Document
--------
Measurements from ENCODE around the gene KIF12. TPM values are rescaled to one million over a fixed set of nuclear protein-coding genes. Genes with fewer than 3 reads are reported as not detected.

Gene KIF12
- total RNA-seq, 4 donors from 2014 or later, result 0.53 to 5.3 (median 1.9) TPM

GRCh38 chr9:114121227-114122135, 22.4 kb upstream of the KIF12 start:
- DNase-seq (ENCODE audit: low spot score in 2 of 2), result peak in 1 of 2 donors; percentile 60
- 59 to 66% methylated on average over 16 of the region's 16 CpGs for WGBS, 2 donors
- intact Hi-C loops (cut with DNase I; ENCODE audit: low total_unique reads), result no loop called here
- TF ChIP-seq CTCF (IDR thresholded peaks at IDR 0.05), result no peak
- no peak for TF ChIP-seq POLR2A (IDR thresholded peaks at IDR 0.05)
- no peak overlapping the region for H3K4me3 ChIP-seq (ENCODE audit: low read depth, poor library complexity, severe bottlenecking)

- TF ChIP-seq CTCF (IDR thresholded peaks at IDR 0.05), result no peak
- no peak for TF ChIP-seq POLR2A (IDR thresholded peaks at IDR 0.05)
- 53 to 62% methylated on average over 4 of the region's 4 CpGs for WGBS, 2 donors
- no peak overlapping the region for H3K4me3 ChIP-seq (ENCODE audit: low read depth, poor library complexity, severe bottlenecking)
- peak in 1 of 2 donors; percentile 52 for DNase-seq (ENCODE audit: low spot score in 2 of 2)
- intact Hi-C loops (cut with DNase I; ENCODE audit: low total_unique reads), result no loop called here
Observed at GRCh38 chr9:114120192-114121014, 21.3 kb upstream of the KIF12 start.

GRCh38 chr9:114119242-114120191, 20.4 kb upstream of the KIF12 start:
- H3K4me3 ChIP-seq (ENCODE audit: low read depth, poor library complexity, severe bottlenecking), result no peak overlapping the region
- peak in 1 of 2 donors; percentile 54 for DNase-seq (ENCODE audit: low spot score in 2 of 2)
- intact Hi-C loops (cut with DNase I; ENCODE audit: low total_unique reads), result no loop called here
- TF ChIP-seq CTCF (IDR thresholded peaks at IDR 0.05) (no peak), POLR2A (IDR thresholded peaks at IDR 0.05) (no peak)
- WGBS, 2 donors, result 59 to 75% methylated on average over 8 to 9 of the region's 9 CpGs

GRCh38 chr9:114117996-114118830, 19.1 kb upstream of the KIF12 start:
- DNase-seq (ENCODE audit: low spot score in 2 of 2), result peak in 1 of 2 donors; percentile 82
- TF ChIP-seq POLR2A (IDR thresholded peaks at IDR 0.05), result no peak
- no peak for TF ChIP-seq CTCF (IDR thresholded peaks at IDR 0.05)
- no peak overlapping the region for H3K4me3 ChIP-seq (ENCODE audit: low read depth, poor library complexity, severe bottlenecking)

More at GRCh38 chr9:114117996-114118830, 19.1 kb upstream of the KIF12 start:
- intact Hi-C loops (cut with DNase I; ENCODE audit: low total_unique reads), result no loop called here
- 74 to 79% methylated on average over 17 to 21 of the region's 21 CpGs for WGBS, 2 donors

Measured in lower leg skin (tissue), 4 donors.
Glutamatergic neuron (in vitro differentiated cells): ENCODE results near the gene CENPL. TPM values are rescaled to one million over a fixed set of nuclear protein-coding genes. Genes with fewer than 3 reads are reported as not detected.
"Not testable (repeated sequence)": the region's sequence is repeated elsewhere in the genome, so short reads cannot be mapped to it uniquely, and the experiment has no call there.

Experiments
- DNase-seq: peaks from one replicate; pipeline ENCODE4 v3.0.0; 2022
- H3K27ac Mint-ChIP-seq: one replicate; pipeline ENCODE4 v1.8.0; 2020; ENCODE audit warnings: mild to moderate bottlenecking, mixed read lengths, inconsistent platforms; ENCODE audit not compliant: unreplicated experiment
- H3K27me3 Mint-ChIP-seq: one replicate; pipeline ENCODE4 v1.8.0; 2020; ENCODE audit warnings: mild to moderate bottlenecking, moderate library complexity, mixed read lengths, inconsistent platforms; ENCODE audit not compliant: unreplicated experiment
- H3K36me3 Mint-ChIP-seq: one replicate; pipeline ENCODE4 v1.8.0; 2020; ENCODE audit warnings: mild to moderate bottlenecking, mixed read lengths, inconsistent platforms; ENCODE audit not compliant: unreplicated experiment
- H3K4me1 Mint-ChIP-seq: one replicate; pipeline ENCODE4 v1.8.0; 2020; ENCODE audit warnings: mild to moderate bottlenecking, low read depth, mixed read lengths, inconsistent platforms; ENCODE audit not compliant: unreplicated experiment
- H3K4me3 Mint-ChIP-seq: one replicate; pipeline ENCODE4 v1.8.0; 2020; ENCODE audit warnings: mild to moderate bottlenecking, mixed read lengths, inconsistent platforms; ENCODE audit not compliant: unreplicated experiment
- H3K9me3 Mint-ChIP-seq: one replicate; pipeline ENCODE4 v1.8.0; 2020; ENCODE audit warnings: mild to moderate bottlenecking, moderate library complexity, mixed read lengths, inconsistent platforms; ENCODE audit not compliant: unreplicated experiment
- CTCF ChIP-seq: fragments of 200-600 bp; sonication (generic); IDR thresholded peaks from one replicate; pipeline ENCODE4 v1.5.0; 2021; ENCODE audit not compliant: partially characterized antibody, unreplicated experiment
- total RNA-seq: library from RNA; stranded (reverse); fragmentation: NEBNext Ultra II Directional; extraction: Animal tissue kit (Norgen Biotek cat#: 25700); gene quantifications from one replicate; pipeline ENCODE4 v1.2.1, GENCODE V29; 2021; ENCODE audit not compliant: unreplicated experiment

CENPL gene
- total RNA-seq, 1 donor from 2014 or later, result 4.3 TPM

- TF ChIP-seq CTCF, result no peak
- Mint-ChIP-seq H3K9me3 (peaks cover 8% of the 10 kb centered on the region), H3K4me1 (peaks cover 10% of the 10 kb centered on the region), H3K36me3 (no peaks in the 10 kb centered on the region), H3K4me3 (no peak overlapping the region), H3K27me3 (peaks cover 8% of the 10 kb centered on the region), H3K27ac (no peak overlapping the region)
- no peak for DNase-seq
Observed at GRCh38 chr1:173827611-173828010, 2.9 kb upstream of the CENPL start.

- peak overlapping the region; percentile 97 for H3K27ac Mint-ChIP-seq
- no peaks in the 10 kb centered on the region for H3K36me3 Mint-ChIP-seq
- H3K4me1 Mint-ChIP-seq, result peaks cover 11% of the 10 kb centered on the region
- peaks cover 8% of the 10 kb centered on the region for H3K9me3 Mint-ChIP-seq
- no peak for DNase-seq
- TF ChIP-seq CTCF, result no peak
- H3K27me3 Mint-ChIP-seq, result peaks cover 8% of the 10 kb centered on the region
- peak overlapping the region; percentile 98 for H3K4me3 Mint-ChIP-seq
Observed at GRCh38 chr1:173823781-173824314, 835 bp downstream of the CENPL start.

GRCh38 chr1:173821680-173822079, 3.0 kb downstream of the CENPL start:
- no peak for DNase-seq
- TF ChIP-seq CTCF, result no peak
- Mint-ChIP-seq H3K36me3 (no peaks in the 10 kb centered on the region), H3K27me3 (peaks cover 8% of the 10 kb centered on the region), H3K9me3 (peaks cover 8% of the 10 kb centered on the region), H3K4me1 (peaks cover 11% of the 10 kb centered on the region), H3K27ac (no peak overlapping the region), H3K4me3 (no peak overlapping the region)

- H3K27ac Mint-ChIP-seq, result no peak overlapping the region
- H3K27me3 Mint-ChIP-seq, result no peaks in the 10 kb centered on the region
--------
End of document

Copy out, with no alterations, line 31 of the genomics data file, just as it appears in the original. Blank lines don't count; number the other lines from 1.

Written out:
- 74 to 79% methylated on average over 17 to 21 of the region's 21 CpGs for WGBS, 2 donors